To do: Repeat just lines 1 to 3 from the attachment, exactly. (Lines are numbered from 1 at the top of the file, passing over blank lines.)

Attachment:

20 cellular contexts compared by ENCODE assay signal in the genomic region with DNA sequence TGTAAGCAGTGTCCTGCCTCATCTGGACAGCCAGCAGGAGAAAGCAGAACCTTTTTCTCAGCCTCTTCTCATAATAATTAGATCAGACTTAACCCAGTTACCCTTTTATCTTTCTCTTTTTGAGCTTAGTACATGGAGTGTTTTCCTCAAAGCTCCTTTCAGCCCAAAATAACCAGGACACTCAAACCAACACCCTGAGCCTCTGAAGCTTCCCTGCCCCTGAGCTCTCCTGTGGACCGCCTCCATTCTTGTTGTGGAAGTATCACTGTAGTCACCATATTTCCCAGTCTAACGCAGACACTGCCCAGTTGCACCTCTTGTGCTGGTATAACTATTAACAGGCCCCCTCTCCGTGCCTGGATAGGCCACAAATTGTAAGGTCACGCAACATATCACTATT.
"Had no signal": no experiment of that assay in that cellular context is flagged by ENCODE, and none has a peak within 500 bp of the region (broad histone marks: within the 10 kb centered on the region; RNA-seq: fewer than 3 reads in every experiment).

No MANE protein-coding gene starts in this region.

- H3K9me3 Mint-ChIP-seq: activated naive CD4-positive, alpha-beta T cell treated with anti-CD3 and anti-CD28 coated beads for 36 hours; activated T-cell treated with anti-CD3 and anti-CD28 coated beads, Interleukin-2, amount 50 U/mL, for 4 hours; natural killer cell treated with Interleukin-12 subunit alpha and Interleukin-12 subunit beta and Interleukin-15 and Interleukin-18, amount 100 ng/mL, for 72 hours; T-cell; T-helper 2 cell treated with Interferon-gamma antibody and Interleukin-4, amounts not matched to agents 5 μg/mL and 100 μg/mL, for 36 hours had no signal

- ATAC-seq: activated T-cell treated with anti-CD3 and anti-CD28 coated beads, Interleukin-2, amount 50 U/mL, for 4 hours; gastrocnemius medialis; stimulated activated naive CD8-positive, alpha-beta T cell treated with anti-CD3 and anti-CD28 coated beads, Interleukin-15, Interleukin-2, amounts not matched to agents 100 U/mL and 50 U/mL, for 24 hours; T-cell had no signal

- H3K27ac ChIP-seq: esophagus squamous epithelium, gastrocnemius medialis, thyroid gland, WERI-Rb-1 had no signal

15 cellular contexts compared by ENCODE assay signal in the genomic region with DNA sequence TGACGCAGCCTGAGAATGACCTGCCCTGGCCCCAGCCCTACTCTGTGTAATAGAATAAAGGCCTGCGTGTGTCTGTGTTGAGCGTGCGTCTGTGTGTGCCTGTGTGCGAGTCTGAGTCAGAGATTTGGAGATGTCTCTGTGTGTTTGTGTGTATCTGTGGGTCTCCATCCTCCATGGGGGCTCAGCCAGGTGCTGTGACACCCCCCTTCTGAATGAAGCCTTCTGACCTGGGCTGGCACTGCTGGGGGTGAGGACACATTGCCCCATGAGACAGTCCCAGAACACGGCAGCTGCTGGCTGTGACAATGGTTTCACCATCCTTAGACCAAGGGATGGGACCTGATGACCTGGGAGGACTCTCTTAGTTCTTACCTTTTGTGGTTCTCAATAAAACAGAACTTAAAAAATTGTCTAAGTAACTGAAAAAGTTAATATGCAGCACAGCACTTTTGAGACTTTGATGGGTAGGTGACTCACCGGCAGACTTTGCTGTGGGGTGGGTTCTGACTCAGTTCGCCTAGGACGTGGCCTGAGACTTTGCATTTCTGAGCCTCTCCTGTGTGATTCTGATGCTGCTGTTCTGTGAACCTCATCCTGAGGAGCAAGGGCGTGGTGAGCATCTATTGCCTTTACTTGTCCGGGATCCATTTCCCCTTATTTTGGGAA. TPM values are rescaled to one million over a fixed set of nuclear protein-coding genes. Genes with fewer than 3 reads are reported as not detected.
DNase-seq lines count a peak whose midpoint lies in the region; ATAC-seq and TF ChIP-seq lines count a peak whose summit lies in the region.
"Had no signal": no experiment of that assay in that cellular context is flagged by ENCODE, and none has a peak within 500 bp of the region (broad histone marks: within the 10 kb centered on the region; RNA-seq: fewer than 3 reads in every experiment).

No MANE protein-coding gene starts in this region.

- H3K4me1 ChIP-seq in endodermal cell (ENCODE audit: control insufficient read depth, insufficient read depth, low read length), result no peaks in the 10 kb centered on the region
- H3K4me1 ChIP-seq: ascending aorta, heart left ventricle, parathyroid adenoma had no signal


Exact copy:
20 cellular contexts compared by ENCODE assay signal in the genomic region with DNA sequence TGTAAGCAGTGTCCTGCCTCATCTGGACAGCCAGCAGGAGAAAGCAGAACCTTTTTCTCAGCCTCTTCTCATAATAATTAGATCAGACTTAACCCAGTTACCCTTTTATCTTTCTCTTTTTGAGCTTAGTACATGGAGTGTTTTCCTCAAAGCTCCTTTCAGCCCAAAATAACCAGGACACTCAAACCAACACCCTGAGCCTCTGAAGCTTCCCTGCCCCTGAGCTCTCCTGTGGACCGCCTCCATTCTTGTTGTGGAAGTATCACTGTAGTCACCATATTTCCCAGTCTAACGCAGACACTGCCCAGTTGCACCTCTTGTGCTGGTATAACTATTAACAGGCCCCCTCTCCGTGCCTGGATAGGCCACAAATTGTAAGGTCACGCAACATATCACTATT.
"Had no signal": no experiment of that assay in that cellular context is flagged by ENCODE, and none has a peak within 500 bp of the region (broad histone marks: within the 10 kb centered on the region; RNA-seq: fewer than 3 reads in every experiment).

No MANE protein-coding gene starts in this region.